RLL 45: Beginnings and Endings
Happy Sunday, everyone, and I hope you’ve had an amazing week! Mine was quite busy (as usual), and I’m excited to share with you some of the experiences I had and also some of the lessons I learned.
Each fall for most of the last decade, one or both of my daughters has played soccer in our local church’s youth league, and I have been their coach. Yesterday, my older daughter got her first experience as a referee in the same league, and my younger daughter is now in her last season of eligibility before she ages out of the program. This is a time transition for them and for me, as they continue to get older.
Thankfully, yesterday I had an opportunity to be reminded of why I have spent so much time coaching youth soccer (and especially my daughters’ teams). Each season I tell the parents that I have three goals for our team, and none of them involve winning soccer games. You may ask why we play, if not to win; well, please don’t misunderstand me: I LOVE to win. At anything and everything. But when it comes to youth sports, winning is not the main thing. For me, youth sports involve the three goals I referenced above: 1) I want the kids to HAVE FUN, because if they do, they’ll continue playing and they’ll enjoy themselves at each practice and game; 2) I want the kids to LEARN something about the game, because then I know I’ve done my job at each practice and game; and 3) I want the kids to WORK hard, because then their parents are happy!
None of those three goals involves winning a soccer game, but if we do those things each and every time we play, then our season will be a success. These kids are 9-11 years old, so no one is winning scholarships or awards or anything like that; so winning games shouldn’t be our main focus. What we are there to do is to teach character through competition. We still keep score, and there is a tournament at the end of the season whose winner gets a trophy. So the competition is very real; but it’s also a great reminder that winning is not the ultimate end.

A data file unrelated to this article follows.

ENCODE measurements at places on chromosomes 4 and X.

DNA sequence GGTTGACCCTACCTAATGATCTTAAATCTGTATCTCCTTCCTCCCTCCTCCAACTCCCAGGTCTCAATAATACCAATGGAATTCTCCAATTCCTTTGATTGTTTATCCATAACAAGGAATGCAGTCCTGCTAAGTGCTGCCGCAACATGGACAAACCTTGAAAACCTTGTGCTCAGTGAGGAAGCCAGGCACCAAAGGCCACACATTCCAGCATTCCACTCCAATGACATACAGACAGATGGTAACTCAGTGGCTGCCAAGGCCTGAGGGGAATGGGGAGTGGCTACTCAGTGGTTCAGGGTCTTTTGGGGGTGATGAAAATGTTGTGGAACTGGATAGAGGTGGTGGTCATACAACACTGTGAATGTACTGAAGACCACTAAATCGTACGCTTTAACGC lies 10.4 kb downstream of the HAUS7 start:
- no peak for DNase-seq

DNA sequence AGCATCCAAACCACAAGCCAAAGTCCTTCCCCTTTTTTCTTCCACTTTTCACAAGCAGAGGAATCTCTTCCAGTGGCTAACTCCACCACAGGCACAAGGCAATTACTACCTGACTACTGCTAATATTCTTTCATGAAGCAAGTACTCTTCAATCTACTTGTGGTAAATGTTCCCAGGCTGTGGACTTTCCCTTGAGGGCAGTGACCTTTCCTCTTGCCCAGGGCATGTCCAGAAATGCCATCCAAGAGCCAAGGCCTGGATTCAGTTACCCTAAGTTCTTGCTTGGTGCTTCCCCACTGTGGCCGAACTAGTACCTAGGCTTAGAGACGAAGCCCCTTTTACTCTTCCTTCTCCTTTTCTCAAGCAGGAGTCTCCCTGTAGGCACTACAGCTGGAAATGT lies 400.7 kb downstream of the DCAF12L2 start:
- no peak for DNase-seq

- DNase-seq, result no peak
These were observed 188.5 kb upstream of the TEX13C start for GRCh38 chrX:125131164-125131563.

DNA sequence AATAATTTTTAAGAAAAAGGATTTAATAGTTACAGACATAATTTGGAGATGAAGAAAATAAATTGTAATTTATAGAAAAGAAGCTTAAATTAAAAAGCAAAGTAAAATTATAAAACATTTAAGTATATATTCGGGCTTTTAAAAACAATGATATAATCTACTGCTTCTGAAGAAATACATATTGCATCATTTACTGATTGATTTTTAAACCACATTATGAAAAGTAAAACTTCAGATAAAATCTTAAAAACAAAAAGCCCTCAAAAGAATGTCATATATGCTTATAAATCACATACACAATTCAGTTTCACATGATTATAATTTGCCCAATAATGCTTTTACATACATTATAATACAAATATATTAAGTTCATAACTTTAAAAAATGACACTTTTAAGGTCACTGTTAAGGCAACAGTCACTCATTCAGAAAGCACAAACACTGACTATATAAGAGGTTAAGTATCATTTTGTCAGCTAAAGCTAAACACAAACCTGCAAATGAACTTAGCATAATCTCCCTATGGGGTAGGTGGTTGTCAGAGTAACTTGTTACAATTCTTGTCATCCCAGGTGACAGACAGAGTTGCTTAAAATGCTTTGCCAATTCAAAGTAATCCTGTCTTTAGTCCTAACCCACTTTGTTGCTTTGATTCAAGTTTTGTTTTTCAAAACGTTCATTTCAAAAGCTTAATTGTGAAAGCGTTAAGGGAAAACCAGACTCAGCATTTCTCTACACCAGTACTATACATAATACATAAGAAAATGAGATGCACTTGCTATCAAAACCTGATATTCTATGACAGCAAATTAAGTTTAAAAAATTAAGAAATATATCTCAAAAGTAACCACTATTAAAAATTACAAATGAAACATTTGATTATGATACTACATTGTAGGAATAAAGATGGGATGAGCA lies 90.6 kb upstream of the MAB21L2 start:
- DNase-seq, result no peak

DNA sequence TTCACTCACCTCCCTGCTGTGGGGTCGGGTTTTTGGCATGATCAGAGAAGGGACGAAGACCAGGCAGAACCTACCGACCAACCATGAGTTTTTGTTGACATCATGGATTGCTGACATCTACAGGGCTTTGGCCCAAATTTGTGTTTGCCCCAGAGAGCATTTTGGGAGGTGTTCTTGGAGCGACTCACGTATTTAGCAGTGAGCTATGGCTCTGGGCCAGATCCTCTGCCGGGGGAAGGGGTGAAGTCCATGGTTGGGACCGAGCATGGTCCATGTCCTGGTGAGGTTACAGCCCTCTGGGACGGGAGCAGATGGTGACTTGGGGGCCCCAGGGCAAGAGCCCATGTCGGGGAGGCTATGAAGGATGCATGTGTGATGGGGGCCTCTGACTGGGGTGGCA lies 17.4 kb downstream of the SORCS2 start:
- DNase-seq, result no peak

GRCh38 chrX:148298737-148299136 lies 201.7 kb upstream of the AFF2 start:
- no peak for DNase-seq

For anyone who is competitive, though, the temptation to “win at all costs” is always there: in youth soccer, in life, in business, and everywhere else. What I’ve found is that coaching youth soccer is as much about character development for myself (and the other coaches and parents) as it is for the children. How often have we witnessed parents yelling horrible things at each other or at officials, over a game being played by kids in elementary school? I know myself well enough to know that I have the potential to be that parent, if my emotions aren’t kept in check. That’s not fun to admit, but I do know it’s true. So for me, coaching the kids is about helping them, and it’s about helping myself grow.
What’s the point? Just this: we all need to continue to foster growth in ourselves, and one of the best ways to do that is to help others grow. It’s hard to expect children to do well if we are setting a poor example. And when we do mess up, it’s important that we set a good example in how to apologize, ask forgiveness, and try to make things right (and I had an opportunity to do those things yesterday, too; not something I’m proud of).
This week, ask yourself two questions: 1) how am I continuing to develop my own character? and 2) how can I help others grow as well?
As always, I’d love to know what you come up with! Also as always, please feel free to share this with anyone you think needs it! Come by the website and sign up to receive your free copy of my ebook called ‘(Extra)Ordinary Leadership: 10 Things Dad Taught Me Without Saying Anything’. Have a great week, and keep leading!